The Devil May Cry series set a bold precedent for action games in the early 2000s. Each of the first three games created challenging, stylish, and intense experiences, forcing players to learn combat, special moves, and evasion to survive. Now, Capcom and Pipeworks have brought the three original games together and packaged them into an HD collection. After battling through roughly half of each game in the set, certain elements gained clarity. The collection delivers all the great content of the originals, but it feels aged by the frustrating camera and lack of consistency in their HD upgrades.
Devil May Cry HD Video Review
The Devil May Cry HD Collection includes Devil May Cry, Devil May Cry 2, and Devil May Cry 3: Dante's Awakening for the reasonable price of $40. The content remains true to the originals, making the graphical updates a key addition. Also, this is the first time these titles are available to Xbox gamers. The games follow Dante, the demon slaying son of an infamous demon named Sparda. Through the three games, Dante meets a cast of eclectic characters and winds deeper and deeper into the split world between hell and earth. Thousands of demons want to kill him and will do whatever it takes to make this happen (he gets horribly mauled during countless cut-scenes -- but heals up just fine).
The story isn't what makes this series good. There are so many odd dialogue choices and character twists that it's difficult to keep up. But the extent to which all three Devil May Cry games dance into the ridiculous is also what makes them special. The dialogue, violence, and events border the ridiculous; riding a missile around, firing bullets into pool balls to accelerate them, and getting stabbed through the chest with an electric sword all make the experience special. The Devil May Cry series presents its own universe of weird, and it's exciting for all involved.
The defining factor in the series is combat. Dante begins each game with a sword and a pair of pistols. Balancing the two weapons creates combos which are ranked for style and evaluated at the end of each level. Through each game, Dante unlocks additional guns and new melee weapons, making variety and choice an aspect in every scenario. Each weapon can be upgraded using earned currency, and these unlocks create an additional level of skill as new moves and combos get introduced. This fluid and exciting combat retains its original sheen and feels as smooth as ever.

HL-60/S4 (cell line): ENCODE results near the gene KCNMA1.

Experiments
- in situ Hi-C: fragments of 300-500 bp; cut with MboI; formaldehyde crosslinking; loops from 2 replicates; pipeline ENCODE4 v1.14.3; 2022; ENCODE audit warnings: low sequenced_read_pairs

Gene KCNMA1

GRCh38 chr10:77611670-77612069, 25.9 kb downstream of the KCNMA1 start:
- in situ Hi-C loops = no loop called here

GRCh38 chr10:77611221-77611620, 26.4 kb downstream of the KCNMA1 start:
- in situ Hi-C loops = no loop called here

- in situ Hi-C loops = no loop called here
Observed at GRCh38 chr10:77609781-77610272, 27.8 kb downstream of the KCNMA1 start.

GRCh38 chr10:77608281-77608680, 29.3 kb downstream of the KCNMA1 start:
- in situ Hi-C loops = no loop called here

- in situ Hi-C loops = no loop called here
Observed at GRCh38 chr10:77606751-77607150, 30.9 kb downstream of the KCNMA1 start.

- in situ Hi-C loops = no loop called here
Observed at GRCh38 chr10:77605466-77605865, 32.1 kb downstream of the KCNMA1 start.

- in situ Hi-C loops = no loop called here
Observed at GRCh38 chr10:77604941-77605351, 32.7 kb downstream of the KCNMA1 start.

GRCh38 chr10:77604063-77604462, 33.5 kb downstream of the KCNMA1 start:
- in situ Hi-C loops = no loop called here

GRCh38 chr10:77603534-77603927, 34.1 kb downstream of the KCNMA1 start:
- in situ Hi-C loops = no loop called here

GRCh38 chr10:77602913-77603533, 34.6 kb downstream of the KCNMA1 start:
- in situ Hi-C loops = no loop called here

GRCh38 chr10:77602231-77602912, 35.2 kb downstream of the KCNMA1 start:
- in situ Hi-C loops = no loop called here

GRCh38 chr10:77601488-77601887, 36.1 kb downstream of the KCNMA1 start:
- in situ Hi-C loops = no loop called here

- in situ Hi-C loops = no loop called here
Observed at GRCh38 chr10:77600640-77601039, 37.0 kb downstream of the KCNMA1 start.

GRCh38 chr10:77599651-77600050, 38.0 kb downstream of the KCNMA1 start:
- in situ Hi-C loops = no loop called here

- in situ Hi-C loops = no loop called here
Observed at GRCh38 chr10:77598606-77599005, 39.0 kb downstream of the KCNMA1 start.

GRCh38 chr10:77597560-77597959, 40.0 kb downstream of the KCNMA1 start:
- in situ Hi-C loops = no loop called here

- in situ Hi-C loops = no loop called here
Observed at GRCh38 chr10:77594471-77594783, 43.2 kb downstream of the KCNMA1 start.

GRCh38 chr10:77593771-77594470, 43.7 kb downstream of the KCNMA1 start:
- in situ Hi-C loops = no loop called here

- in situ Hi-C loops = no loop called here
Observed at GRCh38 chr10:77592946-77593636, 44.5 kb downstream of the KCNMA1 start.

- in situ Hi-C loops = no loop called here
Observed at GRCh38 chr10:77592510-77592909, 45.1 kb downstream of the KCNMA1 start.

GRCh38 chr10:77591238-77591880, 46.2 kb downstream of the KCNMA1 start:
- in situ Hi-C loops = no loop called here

But along with the classic content, all three Devil May Cry titles showcase their biggest problem: the camera. Whether it's jarring shifts that throw off the controls, or simply not seeing the path through a level, the angles are maddening. This element of the franchise did not age well. Only Devil May Cry 3 offers up a movable camera in certain situations, but still forces perspective in others, and Devil May Cry 2's attempt to open up the world for exploration gets shackled by confusing angles and brash swoops. For anyone who skipped the series during its original run, this element alone is enough to make the trilogy a trudge.
From first loading the game, there's an inconvenient split announced by a warning when choosing between the three titles. Load any one of them, and you're trapped inside it. This isn't unusual for HD collections, but when you can't switch between the Dante and Lucia campaigns in Devil May Cry 2 without quitting entirely, it feels disjointed. Granted, once you're in any of the three games you'll probably stay there for a while, but completely exiting a game to get back to the central hub is annoying.
But that's how authentic each title is. Not only does each Devil May Cry operate as a lone entity, they carry all of the pieces that entails. Pause menus -- most notably in 1 and 2 -- scrap the widescreen re-release in favor of their original 4:3 ratio. The pre-rendered cut-scenes retain their dated look, bringing all the pixilation of the original cut along with them. These stark transitions consistently remind the player how much these games have aged. There's also a disconnect in exactly what gets the HD overhaul. The in-game character models look fantastic and are smoothly animated, but a lot of textures simply look stretched-out and blocky, and certain animations appear worse than they were the first time around.
The Devil May Cry HD Collection’s best assets are its price and the sheer quantity of content. But as years have gone by, the camera stands out as a sore spot on this iconic action series. The combat, difficulty, and highly-critical rating system make it an exciting piece of gaming history and worth checking out if you missed it the first time around. You may break a few controllers in frustration, but so did everyone else a decade ago.